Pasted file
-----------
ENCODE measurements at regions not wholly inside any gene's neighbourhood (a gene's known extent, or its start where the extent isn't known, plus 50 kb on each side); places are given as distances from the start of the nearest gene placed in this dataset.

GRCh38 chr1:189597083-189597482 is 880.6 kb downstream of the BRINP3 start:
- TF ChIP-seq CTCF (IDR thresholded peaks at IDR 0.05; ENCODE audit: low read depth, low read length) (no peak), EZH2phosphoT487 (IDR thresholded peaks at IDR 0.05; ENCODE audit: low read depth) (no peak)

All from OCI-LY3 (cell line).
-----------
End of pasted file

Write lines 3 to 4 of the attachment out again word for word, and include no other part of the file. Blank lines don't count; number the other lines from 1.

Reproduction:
- TF ChIP-seq CTCF (IDR thresholded peaks at IDR 0.05; ENCODE audit: low read depth, low read length) (no peak), EZH2phosphoT487 (IDR thresholded peaks at IDR 0.05; ENCODE audit: low read depth) (no peak)

All from OCI-LY3 (cell line).